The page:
The avarice with which both Tacitus and Suetonius stigmatize Vespasian seems really to have been an enlightened economy, which, in the disordered state of the Roman finances, was an absolute necessity. Vespasian could be liberal to impoverished senators and knights, to cities and towns desolated by natural calamity, and especially to men of letters and of the professor class, several of whom he pensioned with salaries of as much as £800 a year. Quintilian is said to have been the first public teacher who enjoyed this imperial favour. Pliny's great work, the Natural History, was written during Vespasian's reign, and dedicated to his son Titus. Some of the philosophers who talked idly of the good old times of the republic, and thus indirectly encouraged conspiracy, provoked him into reviving the obsolete penal laws against this class, but only one, Helvidius Priscus, was put to death, and he had affronted the emperor by studied insults. “I will not kill a dog that barks at me,” were words honestly expressing the temper of Vespasian. Much money was spent on public works and the restoration and beautifying of Rome—a new forum, the splendid temple of Peace, the public baths and the vast Colosseum being begun under Vespasian. The roads and aqueducts were repaired, and the limits of the pomerium extended.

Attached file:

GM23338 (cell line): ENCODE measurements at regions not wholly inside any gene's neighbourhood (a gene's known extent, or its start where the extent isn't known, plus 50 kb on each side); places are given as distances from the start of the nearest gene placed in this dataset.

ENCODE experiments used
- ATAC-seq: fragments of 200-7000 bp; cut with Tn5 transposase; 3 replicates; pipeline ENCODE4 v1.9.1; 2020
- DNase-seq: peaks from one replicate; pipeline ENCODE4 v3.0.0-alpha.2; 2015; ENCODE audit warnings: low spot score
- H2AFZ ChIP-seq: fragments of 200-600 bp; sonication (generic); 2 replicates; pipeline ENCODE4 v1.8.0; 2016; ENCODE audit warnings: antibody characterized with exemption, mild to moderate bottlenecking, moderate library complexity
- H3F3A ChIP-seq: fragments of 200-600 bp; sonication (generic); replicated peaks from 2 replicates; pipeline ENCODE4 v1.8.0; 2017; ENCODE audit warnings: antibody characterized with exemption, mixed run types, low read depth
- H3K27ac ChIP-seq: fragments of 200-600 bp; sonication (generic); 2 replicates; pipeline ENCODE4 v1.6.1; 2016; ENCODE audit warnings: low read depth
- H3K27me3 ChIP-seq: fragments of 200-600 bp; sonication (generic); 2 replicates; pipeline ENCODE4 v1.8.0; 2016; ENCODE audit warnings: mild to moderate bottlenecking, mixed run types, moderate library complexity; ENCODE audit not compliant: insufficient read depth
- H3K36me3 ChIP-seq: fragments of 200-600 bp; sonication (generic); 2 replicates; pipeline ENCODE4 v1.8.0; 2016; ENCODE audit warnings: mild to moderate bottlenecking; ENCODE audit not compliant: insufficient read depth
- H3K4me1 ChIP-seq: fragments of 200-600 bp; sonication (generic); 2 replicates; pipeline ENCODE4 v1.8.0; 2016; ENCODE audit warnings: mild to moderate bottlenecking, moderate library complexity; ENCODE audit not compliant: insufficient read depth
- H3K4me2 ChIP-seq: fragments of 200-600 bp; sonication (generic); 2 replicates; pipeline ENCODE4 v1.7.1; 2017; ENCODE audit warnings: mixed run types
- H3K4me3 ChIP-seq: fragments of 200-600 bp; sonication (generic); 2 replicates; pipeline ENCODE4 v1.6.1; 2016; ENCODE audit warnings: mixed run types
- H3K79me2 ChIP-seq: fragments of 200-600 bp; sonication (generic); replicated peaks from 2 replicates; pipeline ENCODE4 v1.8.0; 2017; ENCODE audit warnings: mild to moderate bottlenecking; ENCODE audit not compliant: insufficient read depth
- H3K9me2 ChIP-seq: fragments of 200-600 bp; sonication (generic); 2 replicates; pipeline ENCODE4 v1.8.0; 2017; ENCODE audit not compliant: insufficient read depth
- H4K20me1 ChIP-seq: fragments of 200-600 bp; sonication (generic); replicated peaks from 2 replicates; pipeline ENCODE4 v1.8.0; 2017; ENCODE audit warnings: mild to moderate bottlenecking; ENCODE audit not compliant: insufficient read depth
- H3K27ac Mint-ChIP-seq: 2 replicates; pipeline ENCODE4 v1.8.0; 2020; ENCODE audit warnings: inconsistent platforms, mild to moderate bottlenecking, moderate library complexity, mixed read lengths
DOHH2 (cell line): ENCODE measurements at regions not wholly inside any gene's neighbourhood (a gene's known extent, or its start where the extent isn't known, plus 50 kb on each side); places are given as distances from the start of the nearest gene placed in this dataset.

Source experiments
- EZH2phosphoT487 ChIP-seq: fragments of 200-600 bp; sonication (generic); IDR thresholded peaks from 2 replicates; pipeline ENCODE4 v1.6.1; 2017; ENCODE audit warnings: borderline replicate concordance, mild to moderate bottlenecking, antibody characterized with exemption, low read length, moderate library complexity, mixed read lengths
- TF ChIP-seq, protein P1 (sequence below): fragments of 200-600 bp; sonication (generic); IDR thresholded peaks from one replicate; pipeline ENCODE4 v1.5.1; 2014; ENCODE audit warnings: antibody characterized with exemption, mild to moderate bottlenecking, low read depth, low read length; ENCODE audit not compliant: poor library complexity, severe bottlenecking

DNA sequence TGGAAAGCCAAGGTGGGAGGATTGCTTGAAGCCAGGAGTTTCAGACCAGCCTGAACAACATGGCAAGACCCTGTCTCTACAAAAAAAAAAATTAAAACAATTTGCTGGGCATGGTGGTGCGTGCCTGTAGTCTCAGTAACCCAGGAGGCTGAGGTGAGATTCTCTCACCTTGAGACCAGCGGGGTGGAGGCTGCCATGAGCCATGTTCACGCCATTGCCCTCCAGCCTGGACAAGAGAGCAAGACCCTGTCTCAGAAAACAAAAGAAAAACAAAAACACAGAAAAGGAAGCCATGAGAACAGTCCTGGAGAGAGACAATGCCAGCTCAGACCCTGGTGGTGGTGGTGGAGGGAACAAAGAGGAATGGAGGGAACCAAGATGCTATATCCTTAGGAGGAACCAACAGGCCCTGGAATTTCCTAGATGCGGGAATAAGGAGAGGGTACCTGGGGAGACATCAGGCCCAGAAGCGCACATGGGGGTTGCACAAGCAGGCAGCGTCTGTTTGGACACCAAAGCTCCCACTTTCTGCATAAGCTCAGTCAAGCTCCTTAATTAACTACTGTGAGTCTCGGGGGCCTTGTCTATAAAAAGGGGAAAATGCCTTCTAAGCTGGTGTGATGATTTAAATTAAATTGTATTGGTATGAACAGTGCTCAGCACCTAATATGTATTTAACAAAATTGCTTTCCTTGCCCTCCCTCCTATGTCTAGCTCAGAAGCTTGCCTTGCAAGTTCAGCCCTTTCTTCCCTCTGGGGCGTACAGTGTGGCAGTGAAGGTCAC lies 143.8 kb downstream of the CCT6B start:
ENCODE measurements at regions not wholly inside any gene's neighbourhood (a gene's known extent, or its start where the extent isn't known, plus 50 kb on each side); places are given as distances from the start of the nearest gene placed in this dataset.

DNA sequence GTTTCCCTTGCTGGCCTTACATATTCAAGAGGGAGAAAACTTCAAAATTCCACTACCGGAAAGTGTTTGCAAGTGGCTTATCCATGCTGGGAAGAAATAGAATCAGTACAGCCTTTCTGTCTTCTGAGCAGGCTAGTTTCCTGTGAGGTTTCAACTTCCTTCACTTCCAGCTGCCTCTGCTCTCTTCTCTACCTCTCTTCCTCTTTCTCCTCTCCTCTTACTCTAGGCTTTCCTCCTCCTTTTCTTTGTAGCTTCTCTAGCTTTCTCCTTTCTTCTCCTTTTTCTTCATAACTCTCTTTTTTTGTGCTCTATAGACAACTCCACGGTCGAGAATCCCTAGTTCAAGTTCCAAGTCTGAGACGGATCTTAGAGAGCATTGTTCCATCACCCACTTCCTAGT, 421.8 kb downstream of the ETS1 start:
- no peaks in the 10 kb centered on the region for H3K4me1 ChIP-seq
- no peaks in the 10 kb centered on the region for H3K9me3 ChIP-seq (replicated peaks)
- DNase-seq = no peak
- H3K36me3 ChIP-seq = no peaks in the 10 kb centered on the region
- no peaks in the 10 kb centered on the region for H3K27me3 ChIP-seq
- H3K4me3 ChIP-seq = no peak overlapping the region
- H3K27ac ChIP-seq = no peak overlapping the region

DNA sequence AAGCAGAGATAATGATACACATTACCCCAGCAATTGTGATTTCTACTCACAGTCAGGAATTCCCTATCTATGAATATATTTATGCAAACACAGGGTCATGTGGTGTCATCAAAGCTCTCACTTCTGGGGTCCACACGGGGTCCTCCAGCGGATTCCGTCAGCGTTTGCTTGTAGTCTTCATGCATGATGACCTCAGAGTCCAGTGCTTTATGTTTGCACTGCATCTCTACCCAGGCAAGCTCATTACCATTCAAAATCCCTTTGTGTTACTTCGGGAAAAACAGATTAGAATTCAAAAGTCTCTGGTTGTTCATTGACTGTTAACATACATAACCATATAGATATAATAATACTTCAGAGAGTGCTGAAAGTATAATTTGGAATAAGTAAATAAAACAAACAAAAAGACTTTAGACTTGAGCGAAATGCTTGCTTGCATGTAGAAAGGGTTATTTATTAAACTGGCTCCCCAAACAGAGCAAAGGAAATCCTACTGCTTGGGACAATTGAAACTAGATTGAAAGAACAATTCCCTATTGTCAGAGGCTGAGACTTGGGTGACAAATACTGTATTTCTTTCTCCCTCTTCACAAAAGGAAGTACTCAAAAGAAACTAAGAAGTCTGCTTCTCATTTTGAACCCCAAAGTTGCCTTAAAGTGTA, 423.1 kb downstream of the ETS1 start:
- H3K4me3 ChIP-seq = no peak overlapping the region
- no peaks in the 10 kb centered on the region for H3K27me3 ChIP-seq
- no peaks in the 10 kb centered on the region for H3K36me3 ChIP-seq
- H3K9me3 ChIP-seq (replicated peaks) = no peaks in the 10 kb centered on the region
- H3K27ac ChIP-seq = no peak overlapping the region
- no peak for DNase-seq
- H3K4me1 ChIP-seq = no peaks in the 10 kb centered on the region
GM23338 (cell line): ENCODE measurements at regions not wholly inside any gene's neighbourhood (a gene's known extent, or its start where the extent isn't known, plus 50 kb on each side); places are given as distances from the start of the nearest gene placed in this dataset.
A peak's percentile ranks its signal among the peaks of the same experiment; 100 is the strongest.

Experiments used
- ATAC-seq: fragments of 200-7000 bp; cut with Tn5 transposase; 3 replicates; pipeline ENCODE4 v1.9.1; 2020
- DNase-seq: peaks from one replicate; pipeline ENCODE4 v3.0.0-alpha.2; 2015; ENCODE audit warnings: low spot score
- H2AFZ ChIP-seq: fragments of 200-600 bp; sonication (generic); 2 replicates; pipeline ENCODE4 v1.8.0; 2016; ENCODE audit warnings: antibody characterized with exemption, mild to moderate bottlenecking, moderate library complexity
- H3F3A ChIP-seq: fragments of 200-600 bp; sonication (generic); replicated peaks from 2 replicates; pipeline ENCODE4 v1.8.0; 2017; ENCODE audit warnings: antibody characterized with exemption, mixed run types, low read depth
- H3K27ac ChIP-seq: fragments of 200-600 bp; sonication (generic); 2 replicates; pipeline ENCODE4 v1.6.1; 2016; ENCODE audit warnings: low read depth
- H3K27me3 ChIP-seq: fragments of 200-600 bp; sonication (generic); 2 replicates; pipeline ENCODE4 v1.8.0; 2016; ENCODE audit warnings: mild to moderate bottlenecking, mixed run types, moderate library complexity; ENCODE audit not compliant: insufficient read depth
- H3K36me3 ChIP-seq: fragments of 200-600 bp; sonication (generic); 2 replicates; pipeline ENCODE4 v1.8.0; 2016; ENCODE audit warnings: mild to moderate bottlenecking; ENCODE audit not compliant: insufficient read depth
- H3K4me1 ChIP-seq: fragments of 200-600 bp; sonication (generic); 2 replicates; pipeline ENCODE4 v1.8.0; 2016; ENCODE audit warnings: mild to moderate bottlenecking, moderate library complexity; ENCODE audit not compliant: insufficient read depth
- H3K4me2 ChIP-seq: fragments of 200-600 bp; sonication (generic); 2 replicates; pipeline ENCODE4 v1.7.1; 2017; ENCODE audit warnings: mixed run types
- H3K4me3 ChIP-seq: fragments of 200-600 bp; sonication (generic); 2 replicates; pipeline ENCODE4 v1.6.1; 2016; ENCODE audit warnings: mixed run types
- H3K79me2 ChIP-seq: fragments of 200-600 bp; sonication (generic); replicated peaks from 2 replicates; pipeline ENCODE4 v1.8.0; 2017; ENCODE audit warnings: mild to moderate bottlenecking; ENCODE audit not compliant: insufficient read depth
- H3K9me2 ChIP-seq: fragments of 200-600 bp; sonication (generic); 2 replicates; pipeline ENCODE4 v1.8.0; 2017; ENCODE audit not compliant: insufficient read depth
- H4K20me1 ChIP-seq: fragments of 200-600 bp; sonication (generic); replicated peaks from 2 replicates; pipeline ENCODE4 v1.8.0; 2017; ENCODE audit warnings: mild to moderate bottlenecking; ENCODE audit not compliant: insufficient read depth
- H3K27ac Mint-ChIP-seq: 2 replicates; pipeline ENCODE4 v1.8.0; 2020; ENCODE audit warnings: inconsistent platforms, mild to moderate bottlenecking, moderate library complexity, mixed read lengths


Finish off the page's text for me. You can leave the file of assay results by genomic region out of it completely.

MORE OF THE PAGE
To the last Vespasian was a plain, blunt soldier, with decided strength of character and ability, and with a steady purpose to establish good order and secure the prosperity and welfare of his subjects. In his habits he was punctual and regular, transacting his business early in the morning, and enjoying his siesta after a drive. He had not quite the distinguished bearing looked for in an emperor. He was free in his conversation, and his humour, of which he had a good deal, was apt to take the form of rather coarse jokes. He could jest, it was said, even in his last moments. “Methinks I am becoming a god,” he whispered to those around him. There is something very characteristic in the exclamation he is said to have uttered in his last illness, “An emperor ought to die standing.”